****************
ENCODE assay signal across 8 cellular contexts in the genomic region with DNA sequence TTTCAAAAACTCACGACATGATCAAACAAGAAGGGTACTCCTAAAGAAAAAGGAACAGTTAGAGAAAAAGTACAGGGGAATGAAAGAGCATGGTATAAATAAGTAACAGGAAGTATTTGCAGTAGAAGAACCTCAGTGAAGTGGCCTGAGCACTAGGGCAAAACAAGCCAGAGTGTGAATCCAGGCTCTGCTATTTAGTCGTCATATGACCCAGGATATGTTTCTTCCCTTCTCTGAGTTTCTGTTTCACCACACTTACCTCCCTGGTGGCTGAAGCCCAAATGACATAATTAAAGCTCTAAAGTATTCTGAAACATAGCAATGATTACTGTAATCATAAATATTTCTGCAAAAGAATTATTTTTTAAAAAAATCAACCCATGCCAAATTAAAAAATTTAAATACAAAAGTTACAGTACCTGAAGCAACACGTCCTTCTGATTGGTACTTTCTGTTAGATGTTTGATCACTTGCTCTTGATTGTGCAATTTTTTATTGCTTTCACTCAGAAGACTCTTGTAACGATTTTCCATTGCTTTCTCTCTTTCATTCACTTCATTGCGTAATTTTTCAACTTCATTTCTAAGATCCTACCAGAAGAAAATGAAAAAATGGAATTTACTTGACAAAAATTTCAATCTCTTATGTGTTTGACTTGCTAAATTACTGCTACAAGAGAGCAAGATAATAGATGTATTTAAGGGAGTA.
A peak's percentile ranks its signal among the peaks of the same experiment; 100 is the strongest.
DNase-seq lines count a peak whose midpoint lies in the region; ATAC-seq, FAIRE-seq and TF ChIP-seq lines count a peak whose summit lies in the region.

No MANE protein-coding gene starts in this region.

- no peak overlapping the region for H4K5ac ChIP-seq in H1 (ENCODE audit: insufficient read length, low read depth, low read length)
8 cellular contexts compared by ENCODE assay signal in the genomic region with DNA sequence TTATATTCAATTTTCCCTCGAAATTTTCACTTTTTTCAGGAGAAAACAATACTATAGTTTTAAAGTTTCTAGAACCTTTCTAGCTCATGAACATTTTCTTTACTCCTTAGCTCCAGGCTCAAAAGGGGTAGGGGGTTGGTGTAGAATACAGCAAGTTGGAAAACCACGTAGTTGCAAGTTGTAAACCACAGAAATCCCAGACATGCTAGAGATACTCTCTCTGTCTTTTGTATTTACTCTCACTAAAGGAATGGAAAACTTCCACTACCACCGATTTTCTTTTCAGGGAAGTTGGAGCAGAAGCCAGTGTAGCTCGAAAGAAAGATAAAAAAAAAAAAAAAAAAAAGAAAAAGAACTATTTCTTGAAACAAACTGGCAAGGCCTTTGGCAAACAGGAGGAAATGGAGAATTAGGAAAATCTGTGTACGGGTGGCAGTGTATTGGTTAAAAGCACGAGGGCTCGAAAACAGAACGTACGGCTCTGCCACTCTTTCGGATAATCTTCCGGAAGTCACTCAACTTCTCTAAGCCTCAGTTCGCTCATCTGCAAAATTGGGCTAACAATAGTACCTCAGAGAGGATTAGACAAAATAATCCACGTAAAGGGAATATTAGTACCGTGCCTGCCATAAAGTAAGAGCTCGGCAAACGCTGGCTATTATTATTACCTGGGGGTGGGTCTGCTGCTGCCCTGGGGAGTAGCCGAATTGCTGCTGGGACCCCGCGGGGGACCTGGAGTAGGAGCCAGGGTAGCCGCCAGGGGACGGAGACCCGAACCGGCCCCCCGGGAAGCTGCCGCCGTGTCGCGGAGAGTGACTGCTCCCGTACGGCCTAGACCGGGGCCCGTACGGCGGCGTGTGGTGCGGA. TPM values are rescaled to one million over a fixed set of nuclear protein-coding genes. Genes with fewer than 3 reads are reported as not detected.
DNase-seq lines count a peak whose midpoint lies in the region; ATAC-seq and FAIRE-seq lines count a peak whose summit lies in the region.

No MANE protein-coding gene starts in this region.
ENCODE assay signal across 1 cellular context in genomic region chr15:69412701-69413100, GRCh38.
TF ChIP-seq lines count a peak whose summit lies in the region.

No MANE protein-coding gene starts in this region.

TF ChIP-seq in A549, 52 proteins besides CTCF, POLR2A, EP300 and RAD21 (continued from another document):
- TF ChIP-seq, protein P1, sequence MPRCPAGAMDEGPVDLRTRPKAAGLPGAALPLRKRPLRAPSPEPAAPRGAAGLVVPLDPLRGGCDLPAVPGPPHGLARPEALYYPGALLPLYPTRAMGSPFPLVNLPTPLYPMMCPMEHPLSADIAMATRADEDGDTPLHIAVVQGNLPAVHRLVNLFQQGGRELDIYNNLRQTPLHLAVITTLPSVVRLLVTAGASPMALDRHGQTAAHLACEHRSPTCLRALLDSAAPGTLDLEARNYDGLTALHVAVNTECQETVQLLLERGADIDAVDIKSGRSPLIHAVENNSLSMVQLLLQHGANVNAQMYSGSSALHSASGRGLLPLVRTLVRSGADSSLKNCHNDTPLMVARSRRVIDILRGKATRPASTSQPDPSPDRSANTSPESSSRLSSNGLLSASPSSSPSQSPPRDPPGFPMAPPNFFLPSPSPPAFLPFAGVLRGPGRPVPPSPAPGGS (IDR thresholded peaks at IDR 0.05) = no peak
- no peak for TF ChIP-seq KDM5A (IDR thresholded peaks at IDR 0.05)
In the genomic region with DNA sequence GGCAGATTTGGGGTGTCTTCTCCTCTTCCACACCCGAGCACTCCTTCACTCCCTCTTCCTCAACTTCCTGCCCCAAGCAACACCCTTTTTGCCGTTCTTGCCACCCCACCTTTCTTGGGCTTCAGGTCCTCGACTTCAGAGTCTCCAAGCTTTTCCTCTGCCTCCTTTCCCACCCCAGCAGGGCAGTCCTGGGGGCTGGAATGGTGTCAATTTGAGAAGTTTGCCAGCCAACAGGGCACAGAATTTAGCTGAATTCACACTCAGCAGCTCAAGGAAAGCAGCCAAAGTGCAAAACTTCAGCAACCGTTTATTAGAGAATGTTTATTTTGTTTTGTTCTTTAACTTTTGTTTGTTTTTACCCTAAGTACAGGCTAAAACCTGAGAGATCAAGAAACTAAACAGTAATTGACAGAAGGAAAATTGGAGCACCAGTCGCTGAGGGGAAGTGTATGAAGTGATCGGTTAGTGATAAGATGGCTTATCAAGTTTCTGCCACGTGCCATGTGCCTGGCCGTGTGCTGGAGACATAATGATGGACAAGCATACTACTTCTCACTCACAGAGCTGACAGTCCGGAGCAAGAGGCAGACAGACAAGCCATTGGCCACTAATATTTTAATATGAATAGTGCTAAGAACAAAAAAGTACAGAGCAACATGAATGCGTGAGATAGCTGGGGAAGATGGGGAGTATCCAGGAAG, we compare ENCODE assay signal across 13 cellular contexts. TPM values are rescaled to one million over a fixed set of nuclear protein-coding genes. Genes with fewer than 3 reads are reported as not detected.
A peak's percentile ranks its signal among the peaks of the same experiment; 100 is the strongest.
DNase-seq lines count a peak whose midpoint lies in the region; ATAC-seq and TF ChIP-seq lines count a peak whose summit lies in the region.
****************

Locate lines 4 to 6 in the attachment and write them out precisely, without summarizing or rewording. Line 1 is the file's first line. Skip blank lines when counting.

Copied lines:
No MANE protein-coding gene starts in this region.

- no peak overlapping the region for H4K5ac ChIP-seq in H1 (ENCODE audit: insufficient read length, low read depth, low read length)
8 cellular contexts compared by ENCODE assay signal in the genomic region with DNA sequence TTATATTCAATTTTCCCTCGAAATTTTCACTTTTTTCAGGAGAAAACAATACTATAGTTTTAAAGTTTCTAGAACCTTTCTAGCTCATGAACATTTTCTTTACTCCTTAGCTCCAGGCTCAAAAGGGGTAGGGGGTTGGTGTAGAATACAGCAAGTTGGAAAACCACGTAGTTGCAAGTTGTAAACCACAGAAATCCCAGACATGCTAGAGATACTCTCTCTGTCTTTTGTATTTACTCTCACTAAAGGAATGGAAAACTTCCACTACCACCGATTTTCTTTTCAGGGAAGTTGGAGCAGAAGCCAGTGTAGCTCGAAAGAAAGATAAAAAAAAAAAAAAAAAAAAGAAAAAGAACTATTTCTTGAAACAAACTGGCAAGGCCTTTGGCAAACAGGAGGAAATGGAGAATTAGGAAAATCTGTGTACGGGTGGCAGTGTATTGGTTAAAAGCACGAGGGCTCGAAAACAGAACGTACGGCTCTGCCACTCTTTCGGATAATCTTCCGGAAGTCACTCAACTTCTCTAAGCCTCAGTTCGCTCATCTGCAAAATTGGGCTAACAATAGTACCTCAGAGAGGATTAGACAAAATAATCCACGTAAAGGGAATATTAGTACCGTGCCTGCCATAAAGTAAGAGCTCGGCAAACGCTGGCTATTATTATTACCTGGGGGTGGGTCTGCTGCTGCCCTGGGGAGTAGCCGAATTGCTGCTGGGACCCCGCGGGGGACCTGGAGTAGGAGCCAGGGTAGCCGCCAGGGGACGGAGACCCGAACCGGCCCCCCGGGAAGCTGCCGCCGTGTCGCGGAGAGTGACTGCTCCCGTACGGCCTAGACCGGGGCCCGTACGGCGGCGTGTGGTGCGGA. TPM values are rescaled to one million over a fixed set of nuclear protein-coding genes. Genes with fewer than 3 reads are reported as not detected.